Tweaking the dials
TECHNOLOGY | YouTube updates video recommendations for teens
Full access isn’t far.
We can’t release more of our sound journalism without a subscription, but we can make it easy for you to come aboard.
Get started for as low as $3.99 per month.
Current WORLD subscribers can log in to access content. Just go to "SIGN IN" at the top right.LET'S GO
Already a member? Sign in.
YouTube has begun restricting how often it recommends videos involving topics such as body image or “social aggression” to its teenage users. Now, teenagers surfing the video-sharing platform receive fewer automatic suggestions for video content that “compares physical features,” “idealizes specific fitness levels,” or displays “non-contact fights and intimidation,” according to a YouTube blog post on Nov. 2.
The company’s move comes after several school districts and states have sued YouTube or other social media companies they say are contributing to a mental health crisis. In its Nov. 2 statement, YouTube acknowledged that repeated viewing of videos that promote unhealthy standards could contribute to declining mental health. Its new video recommendation controls have taken effect in the United States and will be expanded to other countries over the next year.
In 2018, YouTube created its Youth and Families Advisory Committee to assess how teenagers are affected by content they see online. The company has also installed more noticeable reminders for teenage users to take a break and expanded a resource panel that connects users with live crisis service providers.
On Oct. 30 Canadian officials banned the popular Chinese messaging app WeChat from official government cell phones. The ban also includes apps from Russian antivirus provider Kaspersky Lab. The Treasury Board of Canada said the apps presented a cybersecurity risk since they gain “considerable access” to a mobile device’s content. Canada in February instituted a similar ban on video app TikTok.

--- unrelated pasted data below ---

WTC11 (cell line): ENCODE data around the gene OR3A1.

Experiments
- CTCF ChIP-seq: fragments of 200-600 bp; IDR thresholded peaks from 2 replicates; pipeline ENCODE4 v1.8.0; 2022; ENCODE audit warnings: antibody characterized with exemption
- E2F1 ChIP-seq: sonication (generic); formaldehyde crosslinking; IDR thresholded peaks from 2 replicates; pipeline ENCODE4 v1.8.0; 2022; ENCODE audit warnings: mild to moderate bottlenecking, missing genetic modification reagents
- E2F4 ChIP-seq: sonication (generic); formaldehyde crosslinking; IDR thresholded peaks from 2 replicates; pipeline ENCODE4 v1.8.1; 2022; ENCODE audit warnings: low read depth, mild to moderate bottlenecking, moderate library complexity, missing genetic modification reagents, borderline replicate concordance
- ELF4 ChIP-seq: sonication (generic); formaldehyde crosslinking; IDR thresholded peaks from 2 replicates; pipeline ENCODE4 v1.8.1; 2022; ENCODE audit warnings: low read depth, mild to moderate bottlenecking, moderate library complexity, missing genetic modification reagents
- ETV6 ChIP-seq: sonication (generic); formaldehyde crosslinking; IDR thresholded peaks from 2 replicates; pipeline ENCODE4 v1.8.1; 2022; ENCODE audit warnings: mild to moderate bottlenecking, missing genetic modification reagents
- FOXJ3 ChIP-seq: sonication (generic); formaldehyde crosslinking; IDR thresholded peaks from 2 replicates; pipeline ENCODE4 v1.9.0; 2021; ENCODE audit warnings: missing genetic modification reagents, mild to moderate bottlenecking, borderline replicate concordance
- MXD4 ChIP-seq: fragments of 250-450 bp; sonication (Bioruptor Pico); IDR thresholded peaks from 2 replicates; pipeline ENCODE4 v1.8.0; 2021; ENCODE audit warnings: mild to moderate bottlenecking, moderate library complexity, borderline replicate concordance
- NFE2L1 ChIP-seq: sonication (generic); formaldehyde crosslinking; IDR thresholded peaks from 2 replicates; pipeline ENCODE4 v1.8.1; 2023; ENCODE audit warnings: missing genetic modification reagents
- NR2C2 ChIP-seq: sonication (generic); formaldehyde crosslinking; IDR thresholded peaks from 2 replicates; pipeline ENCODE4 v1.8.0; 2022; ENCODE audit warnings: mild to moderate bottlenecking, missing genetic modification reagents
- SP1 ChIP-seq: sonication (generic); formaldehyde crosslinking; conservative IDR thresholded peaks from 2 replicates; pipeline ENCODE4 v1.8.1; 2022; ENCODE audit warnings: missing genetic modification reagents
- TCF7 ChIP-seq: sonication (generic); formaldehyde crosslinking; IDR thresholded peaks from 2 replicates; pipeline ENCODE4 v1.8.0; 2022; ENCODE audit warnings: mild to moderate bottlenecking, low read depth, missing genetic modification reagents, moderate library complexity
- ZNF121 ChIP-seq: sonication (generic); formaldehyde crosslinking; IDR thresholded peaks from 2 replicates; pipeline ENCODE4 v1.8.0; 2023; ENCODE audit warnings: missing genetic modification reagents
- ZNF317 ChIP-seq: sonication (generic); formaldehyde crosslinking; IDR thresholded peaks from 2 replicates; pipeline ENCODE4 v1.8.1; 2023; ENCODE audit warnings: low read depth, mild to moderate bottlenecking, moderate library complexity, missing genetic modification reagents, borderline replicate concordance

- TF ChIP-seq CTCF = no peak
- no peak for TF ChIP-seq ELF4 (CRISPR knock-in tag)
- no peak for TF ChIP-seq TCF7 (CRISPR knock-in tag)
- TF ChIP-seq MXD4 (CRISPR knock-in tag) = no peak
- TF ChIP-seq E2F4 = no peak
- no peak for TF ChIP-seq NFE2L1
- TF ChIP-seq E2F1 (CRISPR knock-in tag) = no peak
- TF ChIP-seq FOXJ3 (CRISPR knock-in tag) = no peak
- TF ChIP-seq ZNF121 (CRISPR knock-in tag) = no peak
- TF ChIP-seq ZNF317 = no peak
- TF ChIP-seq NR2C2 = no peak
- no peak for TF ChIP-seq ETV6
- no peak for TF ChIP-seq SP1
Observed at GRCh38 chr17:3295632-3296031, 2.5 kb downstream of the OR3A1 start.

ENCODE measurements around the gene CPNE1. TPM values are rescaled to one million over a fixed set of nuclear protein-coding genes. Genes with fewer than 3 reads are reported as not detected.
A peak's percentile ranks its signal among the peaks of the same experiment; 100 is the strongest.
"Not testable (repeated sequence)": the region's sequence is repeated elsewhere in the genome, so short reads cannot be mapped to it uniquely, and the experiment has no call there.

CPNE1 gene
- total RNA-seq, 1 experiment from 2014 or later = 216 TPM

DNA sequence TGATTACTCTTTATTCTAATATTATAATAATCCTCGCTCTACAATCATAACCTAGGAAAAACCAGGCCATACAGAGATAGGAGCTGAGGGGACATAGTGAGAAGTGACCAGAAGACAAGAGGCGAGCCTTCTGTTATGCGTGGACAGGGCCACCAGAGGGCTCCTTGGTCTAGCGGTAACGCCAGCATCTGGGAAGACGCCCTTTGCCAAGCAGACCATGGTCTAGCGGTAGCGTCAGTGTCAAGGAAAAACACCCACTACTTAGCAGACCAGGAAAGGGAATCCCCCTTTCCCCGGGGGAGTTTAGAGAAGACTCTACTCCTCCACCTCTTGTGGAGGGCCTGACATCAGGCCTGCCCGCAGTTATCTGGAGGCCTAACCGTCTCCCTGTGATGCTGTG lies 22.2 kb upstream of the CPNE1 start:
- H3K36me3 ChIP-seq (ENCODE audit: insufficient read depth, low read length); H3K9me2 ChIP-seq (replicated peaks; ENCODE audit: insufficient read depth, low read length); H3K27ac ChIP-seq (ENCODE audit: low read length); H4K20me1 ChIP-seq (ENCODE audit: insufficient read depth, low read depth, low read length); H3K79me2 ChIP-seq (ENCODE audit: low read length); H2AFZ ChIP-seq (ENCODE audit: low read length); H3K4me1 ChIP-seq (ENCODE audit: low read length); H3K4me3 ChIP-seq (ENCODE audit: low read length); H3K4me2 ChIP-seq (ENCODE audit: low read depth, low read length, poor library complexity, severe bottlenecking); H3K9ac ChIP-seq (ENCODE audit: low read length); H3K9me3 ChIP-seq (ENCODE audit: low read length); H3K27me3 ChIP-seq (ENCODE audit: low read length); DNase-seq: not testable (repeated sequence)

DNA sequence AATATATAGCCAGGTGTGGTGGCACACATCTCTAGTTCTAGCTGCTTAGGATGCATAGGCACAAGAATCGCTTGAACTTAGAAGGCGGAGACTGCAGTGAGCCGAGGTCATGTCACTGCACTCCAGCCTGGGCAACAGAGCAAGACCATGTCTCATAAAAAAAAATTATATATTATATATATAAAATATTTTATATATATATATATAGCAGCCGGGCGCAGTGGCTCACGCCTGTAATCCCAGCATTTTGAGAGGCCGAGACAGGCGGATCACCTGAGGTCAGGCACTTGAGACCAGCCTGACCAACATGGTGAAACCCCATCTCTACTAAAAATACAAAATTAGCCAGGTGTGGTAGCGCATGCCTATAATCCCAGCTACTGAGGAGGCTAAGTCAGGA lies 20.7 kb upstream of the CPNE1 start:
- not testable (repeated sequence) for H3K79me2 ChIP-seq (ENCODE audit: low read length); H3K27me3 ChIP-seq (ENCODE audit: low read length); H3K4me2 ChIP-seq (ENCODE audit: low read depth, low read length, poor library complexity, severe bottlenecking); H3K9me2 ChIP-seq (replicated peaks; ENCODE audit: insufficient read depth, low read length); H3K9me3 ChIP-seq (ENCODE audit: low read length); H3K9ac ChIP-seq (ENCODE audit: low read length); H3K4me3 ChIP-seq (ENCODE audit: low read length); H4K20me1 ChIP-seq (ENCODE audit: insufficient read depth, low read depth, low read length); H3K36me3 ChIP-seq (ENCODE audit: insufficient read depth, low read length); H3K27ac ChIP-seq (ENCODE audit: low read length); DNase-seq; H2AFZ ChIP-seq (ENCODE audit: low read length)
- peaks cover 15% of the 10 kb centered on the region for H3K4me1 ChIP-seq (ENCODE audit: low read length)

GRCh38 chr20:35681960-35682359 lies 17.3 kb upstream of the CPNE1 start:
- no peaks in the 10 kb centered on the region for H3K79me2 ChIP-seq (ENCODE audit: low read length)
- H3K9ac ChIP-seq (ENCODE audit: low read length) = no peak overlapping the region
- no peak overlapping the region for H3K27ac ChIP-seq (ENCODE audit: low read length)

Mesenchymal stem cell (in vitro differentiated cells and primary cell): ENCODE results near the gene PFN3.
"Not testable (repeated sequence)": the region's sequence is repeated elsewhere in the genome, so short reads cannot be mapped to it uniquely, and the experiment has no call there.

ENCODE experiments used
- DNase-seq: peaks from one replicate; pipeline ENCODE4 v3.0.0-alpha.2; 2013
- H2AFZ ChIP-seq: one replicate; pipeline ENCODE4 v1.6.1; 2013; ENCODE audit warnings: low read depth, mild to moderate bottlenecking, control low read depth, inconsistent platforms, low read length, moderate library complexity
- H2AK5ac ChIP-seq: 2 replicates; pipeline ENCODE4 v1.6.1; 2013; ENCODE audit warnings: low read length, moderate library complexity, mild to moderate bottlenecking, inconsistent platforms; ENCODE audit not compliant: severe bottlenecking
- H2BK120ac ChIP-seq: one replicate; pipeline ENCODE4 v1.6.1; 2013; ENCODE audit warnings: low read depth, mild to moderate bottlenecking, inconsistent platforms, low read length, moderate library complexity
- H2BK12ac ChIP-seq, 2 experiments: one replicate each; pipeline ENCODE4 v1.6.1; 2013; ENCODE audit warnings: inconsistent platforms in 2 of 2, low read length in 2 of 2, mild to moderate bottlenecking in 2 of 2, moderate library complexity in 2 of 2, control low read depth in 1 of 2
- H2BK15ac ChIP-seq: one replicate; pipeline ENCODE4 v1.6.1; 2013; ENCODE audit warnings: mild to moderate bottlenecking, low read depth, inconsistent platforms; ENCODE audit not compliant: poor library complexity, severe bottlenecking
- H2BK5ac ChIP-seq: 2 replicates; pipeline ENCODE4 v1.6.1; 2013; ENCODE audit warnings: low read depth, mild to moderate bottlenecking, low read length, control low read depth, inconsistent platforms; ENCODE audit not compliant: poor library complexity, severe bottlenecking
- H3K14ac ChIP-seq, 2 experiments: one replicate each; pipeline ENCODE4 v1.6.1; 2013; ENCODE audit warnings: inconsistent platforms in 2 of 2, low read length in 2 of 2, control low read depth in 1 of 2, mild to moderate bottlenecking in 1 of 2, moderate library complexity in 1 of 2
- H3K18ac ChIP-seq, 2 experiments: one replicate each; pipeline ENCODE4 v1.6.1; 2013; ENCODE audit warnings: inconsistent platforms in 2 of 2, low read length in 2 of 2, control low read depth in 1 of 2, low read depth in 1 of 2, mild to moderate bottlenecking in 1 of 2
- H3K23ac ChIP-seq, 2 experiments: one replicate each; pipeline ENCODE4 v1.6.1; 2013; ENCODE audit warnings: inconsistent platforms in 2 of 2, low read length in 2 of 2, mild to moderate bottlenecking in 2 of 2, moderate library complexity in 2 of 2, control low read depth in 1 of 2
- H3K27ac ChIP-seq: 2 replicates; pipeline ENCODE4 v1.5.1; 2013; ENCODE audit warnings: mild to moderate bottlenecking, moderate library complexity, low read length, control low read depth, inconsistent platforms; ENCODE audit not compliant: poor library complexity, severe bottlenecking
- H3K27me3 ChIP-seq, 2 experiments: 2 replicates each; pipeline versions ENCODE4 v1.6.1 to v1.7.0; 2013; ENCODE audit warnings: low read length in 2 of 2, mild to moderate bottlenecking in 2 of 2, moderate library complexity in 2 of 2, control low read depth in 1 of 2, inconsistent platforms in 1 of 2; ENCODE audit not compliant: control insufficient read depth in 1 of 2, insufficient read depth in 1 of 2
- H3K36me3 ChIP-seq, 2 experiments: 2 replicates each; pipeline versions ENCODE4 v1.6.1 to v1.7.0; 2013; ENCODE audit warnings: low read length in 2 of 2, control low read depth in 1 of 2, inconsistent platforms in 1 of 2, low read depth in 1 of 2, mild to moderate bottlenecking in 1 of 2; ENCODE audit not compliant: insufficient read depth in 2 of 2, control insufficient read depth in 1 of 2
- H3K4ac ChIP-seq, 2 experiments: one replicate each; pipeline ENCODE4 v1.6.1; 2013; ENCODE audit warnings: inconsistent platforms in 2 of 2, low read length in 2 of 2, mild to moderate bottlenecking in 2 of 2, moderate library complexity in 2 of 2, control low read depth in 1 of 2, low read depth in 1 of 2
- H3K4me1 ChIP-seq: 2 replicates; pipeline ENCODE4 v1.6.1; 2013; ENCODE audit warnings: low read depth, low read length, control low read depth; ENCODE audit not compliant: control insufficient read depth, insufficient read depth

In the United States, some governors have signed similar prohibitions on WeChat and TikTok on state-issued devices. Ohio Gov. Mike DeWine in January signed an executive order banning multiple Chinese-owned apps from government phones. Wisconsin, North Carolina, Montana, and Virginia have similar restrictions in place.
Former President Donald Trump in 2020 attempted to ban WeChat and TikTok across the United States but was blocked by the courts. President Joe Biden later revoked Trump’s orders. —L.C.
Anti-Semitism in the comments
Dangerous content on YouTube isn’t limited to unhealthy body image videos: An analysis published Oct. 31 by the U.K.-based advocacy group Institute for Strategic Dialogue found that anti-Semitic comments on YouTube increased by nearly 5,000 percent in the days following the Oct. 7 Hamas terrorist attack on Israel. The organization found that anti-Semitic comments also spiked on alternative social media channels like 4chan and Gab. —L.C.
If you enjoyed this article and would like to support WORLD's brand of Biblically sound journalism, click here.